The Five Best Tips for Cleaning Cat Urine

While it is typical for cats to use their litter box when it is time to urinate, this is far from being an absolute constant occurrence. There are times in which cats urinate on the carpet, furniture, and more. Sometimes this inappropriate urination is due to excitement, and other times it is the result of a temper tantrum. Either way, in addition to the horrible smell it leaves behind, it can also stain the surface. If you are a cat owner, then you have experienced this frustration on more than one occasion. Fortunately, there are some ways that you can effectively clean the affected surfaces to avoid the smell and staining.

Following are several helpful tips to make sure you and your feline friend remain on good terms.

1. Press and Blot vs Scrubbing to Clean Urine

While it is a natural habit to scrub things that you want to clean, this is one of those times in which it is not a good idea. When you scrub a urine spot, you actually spread the stink over the urine. You are also rubbing the urine deeper into the carpet fibers, making it even more difficult to lift out. Get an absorbent cloth or strong paper towel (Bounty or shop-grade) and press down in order to lift any soaked-in urine. Once you have lifted the majority of the urine, leave some dry cloths on the spot to slowly lift as much of what is left as possible.

2. Keep an Enzymatic Cleaner On Hand

Uric acid is the chemical in cat urine that causes that horrible odor. The thing you should know about uric acid is that it is not water soluble — meaning that it does not respond to water-based cleaning products. Enzymatic cleaners have the capacity to effectively break down uric acid, simultaneously getting rid of the smell. You should make sure to soak the affected area with the cleaner. You want the cleaner to get as deep into the fibers as the urine did and allow it to sit for at least 10 to 15 minutes.

It is worth noting that enzymatic cleaners lighten the dye or stain leather furniture. You should conduct a spot test on leather and other heavily died surfaces before proceeding to clean the surface.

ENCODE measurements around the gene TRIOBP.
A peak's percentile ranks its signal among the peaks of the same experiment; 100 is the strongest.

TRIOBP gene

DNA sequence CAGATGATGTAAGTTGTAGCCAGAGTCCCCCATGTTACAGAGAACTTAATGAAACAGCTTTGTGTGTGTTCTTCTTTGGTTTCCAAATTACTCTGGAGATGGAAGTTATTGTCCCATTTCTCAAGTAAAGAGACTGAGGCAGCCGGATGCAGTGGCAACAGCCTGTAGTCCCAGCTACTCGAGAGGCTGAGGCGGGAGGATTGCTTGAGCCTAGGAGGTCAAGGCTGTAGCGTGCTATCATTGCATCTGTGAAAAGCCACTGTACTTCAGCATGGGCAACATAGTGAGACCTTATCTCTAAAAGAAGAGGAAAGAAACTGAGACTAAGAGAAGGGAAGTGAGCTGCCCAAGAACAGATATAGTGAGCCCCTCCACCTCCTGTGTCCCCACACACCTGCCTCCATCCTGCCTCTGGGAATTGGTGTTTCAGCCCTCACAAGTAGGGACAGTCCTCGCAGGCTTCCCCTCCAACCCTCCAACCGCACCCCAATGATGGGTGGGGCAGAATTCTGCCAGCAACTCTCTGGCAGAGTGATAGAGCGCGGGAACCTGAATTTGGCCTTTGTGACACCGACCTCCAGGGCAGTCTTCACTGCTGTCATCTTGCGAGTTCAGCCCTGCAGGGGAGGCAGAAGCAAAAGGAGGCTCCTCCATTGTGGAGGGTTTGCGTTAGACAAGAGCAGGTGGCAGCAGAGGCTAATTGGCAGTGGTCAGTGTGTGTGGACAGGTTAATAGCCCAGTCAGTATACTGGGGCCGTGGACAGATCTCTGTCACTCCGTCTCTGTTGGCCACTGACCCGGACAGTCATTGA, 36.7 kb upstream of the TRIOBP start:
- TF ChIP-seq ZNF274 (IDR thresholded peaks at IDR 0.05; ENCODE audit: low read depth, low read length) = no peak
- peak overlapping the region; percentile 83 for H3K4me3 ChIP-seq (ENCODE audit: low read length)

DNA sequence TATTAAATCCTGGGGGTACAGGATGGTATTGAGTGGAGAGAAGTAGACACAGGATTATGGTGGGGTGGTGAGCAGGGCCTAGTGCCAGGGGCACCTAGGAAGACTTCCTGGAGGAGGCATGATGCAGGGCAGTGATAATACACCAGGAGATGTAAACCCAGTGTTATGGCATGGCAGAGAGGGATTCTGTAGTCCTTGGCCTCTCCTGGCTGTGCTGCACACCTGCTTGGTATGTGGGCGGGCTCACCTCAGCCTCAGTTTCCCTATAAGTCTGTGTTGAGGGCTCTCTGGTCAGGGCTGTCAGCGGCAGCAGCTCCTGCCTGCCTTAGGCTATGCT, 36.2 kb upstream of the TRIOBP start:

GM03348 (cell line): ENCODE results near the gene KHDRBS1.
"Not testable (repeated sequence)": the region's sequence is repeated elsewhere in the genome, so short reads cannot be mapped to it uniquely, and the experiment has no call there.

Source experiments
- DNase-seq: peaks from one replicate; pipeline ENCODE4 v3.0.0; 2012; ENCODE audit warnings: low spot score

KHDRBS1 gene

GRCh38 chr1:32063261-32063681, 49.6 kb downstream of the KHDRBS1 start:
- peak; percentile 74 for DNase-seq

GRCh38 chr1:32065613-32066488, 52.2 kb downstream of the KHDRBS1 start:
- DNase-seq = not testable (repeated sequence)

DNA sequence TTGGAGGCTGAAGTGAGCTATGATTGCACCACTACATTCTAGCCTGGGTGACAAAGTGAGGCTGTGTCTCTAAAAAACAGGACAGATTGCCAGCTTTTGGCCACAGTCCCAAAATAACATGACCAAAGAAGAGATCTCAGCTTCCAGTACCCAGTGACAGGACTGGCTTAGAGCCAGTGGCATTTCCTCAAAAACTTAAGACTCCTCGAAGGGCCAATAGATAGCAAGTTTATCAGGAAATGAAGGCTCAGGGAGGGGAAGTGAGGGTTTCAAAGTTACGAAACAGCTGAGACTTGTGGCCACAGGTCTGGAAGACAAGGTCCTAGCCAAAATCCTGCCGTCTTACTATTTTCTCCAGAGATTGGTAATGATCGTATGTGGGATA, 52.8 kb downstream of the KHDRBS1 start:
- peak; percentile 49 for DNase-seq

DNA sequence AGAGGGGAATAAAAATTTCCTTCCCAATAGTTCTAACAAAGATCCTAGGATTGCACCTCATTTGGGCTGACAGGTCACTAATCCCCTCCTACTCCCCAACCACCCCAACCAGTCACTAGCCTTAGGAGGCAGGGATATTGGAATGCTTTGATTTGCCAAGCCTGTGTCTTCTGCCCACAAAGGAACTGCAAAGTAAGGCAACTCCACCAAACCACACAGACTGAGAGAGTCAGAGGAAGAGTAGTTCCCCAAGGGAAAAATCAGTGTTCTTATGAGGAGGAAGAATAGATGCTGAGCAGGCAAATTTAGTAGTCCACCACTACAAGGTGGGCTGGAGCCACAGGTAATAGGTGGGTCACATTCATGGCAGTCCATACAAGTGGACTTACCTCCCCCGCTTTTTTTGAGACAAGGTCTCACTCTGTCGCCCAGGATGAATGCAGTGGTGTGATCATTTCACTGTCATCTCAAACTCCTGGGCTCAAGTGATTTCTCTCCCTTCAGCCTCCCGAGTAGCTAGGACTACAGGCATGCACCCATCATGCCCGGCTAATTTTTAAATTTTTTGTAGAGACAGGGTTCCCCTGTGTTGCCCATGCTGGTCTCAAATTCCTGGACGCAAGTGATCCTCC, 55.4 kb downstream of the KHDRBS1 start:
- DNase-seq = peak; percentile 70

3. Cover the Area and Let it Dry

Once you have used the enzymatic cleaner to break down the uric acid, cover the affected area with a towel — something visible to allow people and pets to avoid the area. Depending how deep the urine and the cleaner infiltrated the affected spot, it could take up to several days for the spot to completely dry. You don’t want anyone walking or sitting on the spot until it is dry. If you are dealing with cushions, it is a good idea to leave them outside during the drying process — a step that will help to remove any lingering odors.

4. Vinegar and Baking Soda

Okay, it is time to get a little creative. In case you do not have an enzymatic cleaner available, you can use vinegar and baking soda to clean and deodorize the affected area. First, you will need to soak up as much of the urine as possible. Sprinkle the baking soda on the spot and be liberal with how much you use. Allow the baking soda to sit for at least 15 minutes. The primary purpose of the baking soda is to deodorize the spot. Mix equal parts distilled vinegar and water in a spray bottle and then spray it on the spot. Allow the mixture to sit for an additional 5 minutes and then blot out the area with a dry cloth.

5. Peroxide, Dish Detergent, and Baking Soda

As you have probably figured out by now, the baking soda functions as the deodorizing agent in the cleaning process. Peroxide has the ability to break down the chemicals in the urine through a process known as oxidation. Soak up as much of the urine as possible and they liberally pour baking soda of the area. Allow the baking soda to sit for 10 to 15 minutes and then pour the mixture of dish detergent and peroxide on to the baking soda. Allow the mixture to sit for five minutes and then clean the area with a dry cloth. If you use this procedure on leather, you will want to use a leather conditioner afterward.



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